MobbDeen: King L, Chief Keef & A Quick Trip To Chicago (Without Actually Going There)

Deen doesn’t care what you don’t like. Given recent events (which we won’t link to), it’s nice to hear some fire ass Chicago music that one can enjoy guilt-free. Even better...
By    October 26, 2012

Deen doesn’t care what you don’t like.

Given recent events (which we won’t link to), it’s nice to hear some fire ass Chicago music that one can enjoy guilt-free. Even better is the fact that it doesn’t sound like Memphis revivalist shit masquerading under whatever new moniker the industry (or whoever is in charge of making up new rap sub-genres) has decided to give it. I.E. Crunk, Trap or Drill.

King L (formerly known as King Louie) is, for my money, the most entertaining “new” cat outta Chicago’s new rap scene. His Showtime mixtape was an enjoyable listen and I think he’s responsible for my favorite dance of the year: the Val Venis. It’s nice to learn that he knows exactly how to employ his budget checks on the right features – something one of his guests, Pusha T, could do a better job of. I want to stay mad at Pusha for that damp squib of a song he made with Future, but I can’t. This is essentially the first time in a long while that he’s managed to sound different. Can’t put my finger on exactly what he’s doing differently on this verse (I guess toying with the flow and delivery a bit?), but he really earns his check on this one. Good for King L, who doesn’t get outshined by any means. As for Juicy J, I’ve reached a point in my fan-dom where it feels a bit like blasphemy to attempt to objectively evaluate his work. They all sound equally ratchet, trippy, hilarious and awesome and for that I am thankful. He even made sure to throw in plenty of “Heys” and “Yeah Hoes” – just beautiful.

All that said, the real star of the show is the production, via Yung Berg of all people. I guess he fanuted his constant humiliations into a really dope exhibition of talent. If he keeps making shit this good without getting robbed, then’ll I’ll have to respectfully request that people stop robbing and slapping him all the time. Detroit, please take note. Combining trance with newish rap drums isn’t a new trick – shouts to The BlockBeattaz – but it’s been a minute since I heard a producer pull off the combo so effectively without some lame like Stalley ruining the damn track. Add in that screwed hook (they really gotta clean that up for radio ASAP) and I’m effectively listening to one of my favorite songs of the year.

Yeah, it’s another song about drugs – MDMA to be specific, but I’ll never feel guilty about (or admit to) drug use. Parent your damn kids already. Don’t do drugs.

Speaking of guilt, parenting and drugs, I just hate when THIS happens. “This” being the moment I yield to the charms of the latest rapping coon I previously disapproved of. The crazy thing is that it seems to happen more often the older I get – strange, given that I once thought that a one sign of maturity would be the “tightening” of my sense of humor. No dice there. I told a fart joke on a date with a really beautiful woman the other night (hit me on twitter for more details). With Weezy, it was the twin salvos of “Touch It Or Not” and Carter 2. With Waka, it was all of Flockaveli, with Jeezy it was the “3AM” off his 2nd album and with DeuxCadenas, it was the 50 Cent remix of “Riot”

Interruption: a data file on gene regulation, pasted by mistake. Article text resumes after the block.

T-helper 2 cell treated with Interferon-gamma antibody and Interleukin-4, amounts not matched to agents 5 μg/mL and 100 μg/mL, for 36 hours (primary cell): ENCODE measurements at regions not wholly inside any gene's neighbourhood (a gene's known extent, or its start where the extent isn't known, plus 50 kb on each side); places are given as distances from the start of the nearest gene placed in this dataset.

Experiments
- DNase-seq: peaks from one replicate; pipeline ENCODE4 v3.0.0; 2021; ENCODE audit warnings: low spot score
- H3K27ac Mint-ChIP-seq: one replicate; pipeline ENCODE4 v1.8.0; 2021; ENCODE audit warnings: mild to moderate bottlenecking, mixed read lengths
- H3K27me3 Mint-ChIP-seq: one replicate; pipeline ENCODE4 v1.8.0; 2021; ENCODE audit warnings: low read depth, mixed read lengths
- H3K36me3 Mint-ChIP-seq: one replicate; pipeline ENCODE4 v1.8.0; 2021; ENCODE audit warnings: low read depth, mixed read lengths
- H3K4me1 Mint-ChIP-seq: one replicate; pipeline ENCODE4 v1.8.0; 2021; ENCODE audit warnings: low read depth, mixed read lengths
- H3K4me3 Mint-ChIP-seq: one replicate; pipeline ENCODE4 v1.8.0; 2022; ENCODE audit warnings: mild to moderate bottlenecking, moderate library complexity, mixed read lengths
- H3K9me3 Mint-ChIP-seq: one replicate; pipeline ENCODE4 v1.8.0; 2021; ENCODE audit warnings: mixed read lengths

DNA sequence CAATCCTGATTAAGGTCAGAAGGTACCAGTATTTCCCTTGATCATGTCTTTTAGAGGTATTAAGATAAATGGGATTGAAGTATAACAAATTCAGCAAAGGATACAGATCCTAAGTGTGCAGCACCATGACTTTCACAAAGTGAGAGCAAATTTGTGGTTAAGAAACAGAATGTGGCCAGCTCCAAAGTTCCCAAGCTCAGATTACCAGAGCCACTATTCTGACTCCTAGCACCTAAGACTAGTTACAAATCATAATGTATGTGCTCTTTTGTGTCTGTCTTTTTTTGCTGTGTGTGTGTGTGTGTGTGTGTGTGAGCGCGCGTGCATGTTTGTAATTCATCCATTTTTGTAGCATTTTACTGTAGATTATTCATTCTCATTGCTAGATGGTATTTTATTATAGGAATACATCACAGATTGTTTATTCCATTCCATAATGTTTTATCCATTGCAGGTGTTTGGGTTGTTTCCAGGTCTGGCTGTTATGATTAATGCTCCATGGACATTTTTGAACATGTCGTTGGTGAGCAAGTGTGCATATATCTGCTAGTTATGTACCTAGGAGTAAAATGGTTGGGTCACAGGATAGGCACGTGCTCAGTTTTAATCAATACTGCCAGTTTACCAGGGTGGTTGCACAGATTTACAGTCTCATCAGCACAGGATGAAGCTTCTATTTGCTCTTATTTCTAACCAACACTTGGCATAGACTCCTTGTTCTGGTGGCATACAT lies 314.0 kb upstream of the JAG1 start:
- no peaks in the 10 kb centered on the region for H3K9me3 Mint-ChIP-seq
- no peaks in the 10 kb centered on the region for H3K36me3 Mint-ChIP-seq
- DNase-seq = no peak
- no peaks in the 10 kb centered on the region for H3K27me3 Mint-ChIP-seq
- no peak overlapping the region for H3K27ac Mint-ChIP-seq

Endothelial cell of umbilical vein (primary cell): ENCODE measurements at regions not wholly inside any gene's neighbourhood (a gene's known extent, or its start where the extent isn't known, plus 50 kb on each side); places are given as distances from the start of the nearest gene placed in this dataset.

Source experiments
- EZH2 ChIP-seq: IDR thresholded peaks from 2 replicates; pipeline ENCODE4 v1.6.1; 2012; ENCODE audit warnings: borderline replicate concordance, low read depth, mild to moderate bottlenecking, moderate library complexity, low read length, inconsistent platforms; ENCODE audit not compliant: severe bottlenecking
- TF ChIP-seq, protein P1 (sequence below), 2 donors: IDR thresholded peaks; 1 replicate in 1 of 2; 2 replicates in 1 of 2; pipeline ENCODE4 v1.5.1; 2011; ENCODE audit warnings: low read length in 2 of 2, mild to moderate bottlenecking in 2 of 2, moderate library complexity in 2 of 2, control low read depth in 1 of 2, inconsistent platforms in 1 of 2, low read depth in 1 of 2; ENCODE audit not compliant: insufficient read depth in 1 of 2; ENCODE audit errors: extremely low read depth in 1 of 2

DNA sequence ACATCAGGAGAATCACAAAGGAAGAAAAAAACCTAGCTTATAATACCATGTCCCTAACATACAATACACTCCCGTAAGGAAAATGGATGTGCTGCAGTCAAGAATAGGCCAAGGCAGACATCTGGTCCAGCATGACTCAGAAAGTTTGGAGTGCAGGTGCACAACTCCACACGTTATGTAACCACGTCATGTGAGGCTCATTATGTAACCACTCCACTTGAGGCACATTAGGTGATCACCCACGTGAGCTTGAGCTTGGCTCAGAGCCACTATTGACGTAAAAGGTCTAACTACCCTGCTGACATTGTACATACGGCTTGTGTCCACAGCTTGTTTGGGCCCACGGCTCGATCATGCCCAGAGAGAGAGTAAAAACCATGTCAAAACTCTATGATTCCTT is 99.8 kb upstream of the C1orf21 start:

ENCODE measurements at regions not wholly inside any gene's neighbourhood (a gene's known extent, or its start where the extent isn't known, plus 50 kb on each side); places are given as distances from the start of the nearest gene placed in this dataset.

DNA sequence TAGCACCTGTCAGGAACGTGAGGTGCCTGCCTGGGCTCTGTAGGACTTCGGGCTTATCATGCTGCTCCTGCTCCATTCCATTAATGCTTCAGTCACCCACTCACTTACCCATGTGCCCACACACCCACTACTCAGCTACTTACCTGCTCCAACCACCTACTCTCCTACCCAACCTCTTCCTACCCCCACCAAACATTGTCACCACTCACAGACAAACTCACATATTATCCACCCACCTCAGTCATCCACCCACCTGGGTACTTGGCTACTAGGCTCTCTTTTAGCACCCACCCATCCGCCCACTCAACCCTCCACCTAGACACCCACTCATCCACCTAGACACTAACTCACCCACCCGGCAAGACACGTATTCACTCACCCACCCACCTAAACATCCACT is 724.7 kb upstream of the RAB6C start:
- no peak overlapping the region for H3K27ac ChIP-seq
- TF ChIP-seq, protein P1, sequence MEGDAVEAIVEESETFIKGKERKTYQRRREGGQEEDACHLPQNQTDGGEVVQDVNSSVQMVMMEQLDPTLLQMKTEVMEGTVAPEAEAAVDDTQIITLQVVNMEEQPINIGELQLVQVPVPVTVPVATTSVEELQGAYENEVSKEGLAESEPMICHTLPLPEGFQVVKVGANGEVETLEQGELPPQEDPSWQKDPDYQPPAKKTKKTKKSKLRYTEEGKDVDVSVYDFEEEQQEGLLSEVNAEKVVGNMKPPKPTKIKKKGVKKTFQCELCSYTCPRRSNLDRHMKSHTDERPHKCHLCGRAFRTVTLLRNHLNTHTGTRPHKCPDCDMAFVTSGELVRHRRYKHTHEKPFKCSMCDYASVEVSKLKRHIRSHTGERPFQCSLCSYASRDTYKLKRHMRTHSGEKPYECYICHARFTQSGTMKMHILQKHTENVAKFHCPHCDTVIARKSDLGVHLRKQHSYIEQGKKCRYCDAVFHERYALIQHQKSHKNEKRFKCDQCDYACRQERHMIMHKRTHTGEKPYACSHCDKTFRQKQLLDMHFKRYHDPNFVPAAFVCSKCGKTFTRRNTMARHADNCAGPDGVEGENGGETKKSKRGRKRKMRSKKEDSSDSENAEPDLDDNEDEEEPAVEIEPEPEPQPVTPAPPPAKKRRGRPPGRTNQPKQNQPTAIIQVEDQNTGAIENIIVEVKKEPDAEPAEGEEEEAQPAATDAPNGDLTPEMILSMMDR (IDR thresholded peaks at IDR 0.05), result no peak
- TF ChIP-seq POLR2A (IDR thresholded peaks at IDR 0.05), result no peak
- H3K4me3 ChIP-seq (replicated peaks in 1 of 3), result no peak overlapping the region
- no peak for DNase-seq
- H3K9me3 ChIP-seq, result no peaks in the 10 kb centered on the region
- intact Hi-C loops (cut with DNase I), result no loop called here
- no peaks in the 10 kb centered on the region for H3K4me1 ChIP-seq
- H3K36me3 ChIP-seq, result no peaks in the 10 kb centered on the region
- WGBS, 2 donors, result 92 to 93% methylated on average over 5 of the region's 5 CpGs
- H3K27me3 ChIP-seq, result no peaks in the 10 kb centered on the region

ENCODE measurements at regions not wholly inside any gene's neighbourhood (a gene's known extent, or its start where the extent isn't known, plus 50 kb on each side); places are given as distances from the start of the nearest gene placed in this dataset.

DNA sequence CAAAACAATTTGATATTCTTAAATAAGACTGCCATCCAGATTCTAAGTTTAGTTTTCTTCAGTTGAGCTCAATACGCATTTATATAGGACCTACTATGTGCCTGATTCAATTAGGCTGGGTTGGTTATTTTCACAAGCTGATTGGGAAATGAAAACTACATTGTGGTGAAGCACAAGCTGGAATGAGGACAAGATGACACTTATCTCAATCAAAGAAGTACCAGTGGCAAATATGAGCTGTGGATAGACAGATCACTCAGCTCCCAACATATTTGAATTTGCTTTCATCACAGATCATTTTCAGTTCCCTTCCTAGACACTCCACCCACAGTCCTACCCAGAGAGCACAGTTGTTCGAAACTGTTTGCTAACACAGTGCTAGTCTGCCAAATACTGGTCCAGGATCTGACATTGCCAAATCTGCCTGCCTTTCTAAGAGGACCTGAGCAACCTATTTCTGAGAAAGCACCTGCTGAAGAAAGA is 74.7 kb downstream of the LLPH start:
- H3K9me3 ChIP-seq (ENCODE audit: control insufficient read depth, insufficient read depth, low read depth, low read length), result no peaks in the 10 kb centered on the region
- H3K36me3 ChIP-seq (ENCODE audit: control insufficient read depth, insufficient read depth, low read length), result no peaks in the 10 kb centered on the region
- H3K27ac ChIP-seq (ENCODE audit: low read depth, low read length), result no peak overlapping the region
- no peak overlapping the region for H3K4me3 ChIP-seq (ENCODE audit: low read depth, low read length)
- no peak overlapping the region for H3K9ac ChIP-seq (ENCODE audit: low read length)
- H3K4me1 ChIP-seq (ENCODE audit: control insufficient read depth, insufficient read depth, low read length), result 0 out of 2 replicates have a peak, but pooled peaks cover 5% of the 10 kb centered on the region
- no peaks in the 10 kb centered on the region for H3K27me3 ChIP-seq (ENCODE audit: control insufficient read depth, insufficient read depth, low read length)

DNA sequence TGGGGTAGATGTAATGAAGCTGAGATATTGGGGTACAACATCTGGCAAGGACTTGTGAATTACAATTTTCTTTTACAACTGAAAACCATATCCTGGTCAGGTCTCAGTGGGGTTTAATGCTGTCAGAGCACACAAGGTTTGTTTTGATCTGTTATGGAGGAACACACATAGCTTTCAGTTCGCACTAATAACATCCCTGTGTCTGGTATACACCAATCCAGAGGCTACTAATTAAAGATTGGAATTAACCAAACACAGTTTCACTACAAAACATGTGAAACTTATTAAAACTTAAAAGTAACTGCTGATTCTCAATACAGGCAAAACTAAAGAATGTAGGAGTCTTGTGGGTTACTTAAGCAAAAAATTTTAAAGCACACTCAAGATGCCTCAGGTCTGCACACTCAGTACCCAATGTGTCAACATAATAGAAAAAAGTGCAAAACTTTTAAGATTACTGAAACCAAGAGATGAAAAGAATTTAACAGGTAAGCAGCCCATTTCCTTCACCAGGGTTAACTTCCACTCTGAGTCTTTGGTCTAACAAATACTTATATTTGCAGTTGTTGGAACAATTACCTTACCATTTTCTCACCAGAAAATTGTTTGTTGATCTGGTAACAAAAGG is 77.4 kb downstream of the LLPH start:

Now Sultan Keef joins the illustrious ranks of shite rappers that have made songs I hate that I like (love is still a step too far). Shit just kills me inside. I can’t fight it anymore. This “Love Sosa” shit just sounds incredible to me. That’s not to say that “300” or “Don’t Like” weren’t cool, but those took repeated listens to register with this old man. “Love Sosa” hit the spot right away. Pause.

In order to listen to this song as often as possible, I’ve basically created versions of Baby Face Killa, good kid mAAd city and Life Is Good that have “Love Sosa” inserted in between each track. It’s that serious. For the record, this idea works best with Kendrick’s album. I’m sure you can figure that one out on your own.

Anyway, this mumbling filthy child has managed to reach something approaching a mastery of Prodigy’s shitty post-“Takeover” flow. In other words, by combining memorable enough hooks with a heavy focus on cadence, nihilism and hedonism, Chief Keef has ensnared this listener. I can’t fully enjoy this shit due to the random shit swirling around the kid and the rest of his crew, but I’ll confess that it’s beginning to sound doper to me by the minute.

Maybe I ought to quit fucking with Chicago rap as a whole. I’m too old and not Catholic enough to be trading in guilt. It’s not as if I’d be missing out on anything excellent given that Kanye is the flagship artist outta the Chi and he kinda sucks these days. Then again, I’d just be depriving myself. This decision would probably be a lot easier if I had kids. I could raise the hypothetical nigglets properly and use their potential contributions to society to inoculate myself from any guilty feelings triggered by listening to Chief Keef and his cohorts.

Maybe I’m just over-thinking this shit. I’mma go listen to that King L song again – I’ll probably figure it out somewhere in the middle of that Juicy J verse. I always figure shit out during Juicy J verses…

MP3: Chief Keef – Love Sosa (Left-Click)

We rely on your support to keep POW alive. Please take a second to donate on Patreon!